top of page
Search
  • ev-pow

UK emobility leaders issue urgent call for accessible charging infrastructure.





Electric Drives : 26th March 2024



  • Growing demand for accessible charging infrastructure prompts government action calls.

  • Advocacy groups and politicians emphasise the need for mandated accessibility at public charging stations.

  • Urgency lies in accommodating all potential drivers and ensuring equitable access to EV charging.



A group of UK emobility leaders has gathered over an urgent plea for accessible charging infrastructure


Demands for accessible electric vehicle (EV) charging infrastructure are gaining traction. Baroness Jenny Randerson has joined the ranks of advocacy groups like ChargeSafeMotability Foundation, and RECHARGE UK. They amplify the urgency for accessible charging provisions at all public EV charging stations.


This rallying cry for accessibility found resonance at a recent meeting of the All-Party Parliamentary Group (APPG) on Electric Vehicles. Discussions at the gathering emphasised the imperative of inclusive experiences for individuals with accessibility requirements. Representatives from Motability Foundation, Motability Operations, and ChargeSafe underscored the need for mandating BSI PAS 1899:2022. This standard delineates essential specifications for accessible public charge points.


However, the current voluntary status of British Standards, including PAS 1899, leaves charge point providers bereft of legal obligations. Consequently, RECHARGE UK is pressing for the immediate mandate of accessibility requirements. They aim to ensure equitable access, particularly for wheelchair users.



Baroness Randerson, who has submitted written questions to the Lords on accessibility, said: 

“We live in an ageing society and around one in five adults have a disability. It’s essential that charging point infrastructure is provided with all drivers in mind. The UK cannot transition to EVs unless we can all use them. The industry needs to see the bigger picture – everyone is a potential customer.
It surprises me how little thought has been given to making EV charging as easy as possible. It costs as much to install a charger in an unsuitable location as it does to make it properly accessible. I am not just talking about wheelchair users but also about the weight of the equipment, for instance. Putting EV chargers at the far corner of a large car park deters women from using the equipment after dark.
We urgently need a government led strategic plan with incentives to encourage good practice and to ensure that EV charging “deserts” get sufficient investment to encourage people to buy EVs wherever they live. It’s a chicken and egg thing.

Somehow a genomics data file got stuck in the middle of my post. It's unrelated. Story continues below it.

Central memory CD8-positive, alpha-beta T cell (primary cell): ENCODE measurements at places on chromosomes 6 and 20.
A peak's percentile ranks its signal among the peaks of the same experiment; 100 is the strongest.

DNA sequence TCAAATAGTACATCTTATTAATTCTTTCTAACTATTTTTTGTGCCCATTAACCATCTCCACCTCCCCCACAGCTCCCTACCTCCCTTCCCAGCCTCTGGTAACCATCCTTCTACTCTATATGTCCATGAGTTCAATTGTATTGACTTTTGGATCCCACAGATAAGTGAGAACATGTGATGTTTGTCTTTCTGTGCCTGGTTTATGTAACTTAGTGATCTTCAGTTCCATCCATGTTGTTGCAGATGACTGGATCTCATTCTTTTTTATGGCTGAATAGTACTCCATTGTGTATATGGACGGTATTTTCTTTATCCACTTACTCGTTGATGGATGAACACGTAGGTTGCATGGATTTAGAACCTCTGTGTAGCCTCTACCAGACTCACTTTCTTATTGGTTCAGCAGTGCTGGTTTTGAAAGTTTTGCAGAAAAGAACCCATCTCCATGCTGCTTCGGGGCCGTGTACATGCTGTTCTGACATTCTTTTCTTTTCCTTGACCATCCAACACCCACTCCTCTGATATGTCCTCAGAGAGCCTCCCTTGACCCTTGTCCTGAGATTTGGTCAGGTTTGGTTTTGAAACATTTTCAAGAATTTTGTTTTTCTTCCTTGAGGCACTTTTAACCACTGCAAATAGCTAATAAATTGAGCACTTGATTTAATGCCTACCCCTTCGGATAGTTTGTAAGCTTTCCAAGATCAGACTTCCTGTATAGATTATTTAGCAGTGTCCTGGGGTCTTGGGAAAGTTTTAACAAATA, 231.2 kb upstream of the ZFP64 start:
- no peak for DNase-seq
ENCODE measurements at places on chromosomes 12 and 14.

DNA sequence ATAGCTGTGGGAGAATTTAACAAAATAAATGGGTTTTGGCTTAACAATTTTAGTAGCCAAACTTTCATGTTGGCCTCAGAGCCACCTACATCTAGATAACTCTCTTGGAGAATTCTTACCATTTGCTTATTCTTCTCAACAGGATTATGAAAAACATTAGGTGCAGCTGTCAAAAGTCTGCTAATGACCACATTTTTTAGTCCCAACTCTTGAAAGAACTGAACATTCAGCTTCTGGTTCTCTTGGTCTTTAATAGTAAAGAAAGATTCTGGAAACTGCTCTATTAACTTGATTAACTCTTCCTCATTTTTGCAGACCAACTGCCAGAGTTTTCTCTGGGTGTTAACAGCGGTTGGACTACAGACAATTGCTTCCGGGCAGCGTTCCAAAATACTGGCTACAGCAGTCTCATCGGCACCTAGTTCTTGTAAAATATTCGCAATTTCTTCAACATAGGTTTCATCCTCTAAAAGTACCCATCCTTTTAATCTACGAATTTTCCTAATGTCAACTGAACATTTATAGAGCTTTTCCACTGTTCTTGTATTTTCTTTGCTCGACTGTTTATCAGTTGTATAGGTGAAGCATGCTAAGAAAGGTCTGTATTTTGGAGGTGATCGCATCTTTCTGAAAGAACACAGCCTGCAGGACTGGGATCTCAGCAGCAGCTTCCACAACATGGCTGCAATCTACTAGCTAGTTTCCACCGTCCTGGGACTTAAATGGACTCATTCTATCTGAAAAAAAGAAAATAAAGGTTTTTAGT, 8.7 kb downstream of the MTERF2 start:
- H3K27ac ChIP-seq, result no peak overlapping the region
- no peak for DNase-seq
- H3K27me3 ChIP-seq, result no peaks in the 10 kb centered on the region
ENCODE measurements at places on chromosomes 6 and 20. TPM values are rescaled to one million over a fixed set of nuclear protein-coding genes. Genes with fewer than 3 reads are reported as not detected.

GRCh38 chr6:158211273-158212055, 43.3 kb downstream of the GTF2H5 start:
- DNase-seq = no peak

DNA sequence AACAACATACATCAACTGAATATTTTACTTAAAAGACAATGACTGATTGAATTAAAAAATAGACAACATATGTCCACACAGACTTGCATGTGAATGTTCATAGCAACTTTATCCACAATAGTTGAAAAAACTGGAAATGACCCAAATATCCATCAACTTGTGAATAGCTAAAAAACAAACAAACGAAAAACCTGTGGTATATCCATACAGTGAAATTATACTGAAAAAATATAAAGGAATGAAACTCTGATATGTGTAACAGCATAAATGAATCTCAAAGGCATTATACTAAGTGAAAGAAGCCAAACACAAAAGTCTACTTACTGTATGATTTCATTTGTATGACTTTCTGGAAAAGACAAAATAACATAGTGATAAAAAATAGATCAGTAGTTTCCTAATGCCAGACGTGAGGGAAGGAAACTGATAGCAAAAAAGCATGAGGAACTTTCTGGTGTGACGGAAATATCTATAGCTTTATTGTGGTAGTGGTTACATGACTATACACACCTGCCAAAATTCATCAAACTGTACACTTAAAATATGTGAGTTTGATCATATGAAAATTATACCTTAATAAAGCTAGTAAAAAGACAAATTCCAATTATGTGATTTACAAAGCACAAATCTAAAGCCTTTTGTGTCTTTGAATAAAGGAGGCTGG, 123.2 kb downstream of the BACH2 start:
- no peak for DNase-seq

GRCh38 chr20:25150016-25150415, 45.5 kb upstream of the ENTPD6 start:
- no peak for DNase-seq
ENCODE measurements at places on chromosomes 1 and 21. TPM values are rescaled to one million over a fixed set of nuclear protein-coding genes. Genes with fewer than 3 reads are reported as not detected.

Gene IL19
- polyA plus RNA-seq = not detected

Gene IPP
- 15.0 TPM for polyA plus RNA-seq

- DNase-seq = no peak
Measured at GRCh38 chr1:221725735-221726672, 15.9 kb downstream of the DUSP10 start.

I would back mandating PAS 1899:2022, because the current guidance is ineffective. Once we have lots of examples of good practice it will be easier for others to understand and copy it.”


Catherine Marris, Head of Innovation at the Motability Foundation, said: 

“I’m very grateful to the APPG on EVs for inviting me to present on the work we are doing to ensure public charging is accessible to all. We estimate there will be 2.7 million disabled drivers in the UK by 2035, and up to half will be at least partially reliant on public charge points. Therefore, it’s vitally important that public charging is accessible, otherwise there is a real risk that disabled people are left behind by the transition to EV. 
The PAS 1899 standard that we co-sponsored provides a clear specification on how to make charge points accessible, and the industry response to it has been encouraging so far. However, with infrastructure being delivered at great pace we believe that the standard should be mandated with a phased approach to ensure public charge points are accessible to all.”


Kate Tyrrell, CEO & Co-Founder of ChargeSafe, added:

“It is critical that we recognise the reality of challenges presented when it comes to the delivery of safe and accessible charging infrastructure. To ignore inclusive design now will present unnecessary challenges to millions of people in the future who will come to depend on public chargers. In our experience, developers continue to ignore their obligation to produce accessible charging conditions. 
Whilst the BSI PAS 1899 sets out clear guidelines to achieve accessible standards, the implication that it is an advisory does not go far enough, which is why mandatory standards must now be introduced and ensure nobody is left behind in the transition to electric transport. In the interests of ongoing sustainable development, delivering accessible infrastructure today will ultimately benefit us all."


Matthew Adams, Transport Policy Manager for the REA, said:

“Now is the opportunity to safeguard the disabled, elderly and vulnerable and ensure our charging sites are accessible for all and safe to use. This is a once in several generations’ opportunity and at the moment we are wasting it. Petrol forecourts have never been accessible, but charging sites, particularly as most are unmanned, need to be. 
Mandating accessibility requirements through a phased approach could transform charging sites up and down the country at a speed that is manageable for all concerned and would give increasingly greater accessibility to wheelchair users across the country as more of them begin to adopt EVs. 
As the secretariat for the EV APPG, it is our pleasure and privilege to continue to provide educational sessions to politicians to ensure they are aware of a number of important issues from across the EV sector.” 


The collective call for action seeks to overhaul EV charging infrastructure nationwide. The BSI PAS 1899 makes charging accessible to all and guarantees that no one is left behind in the shift to emobility. The calls to the UK government keep coming regarding emobility. All that remains to be seen is whether will finally listen.

4 views0 comments

Comments


bottom of page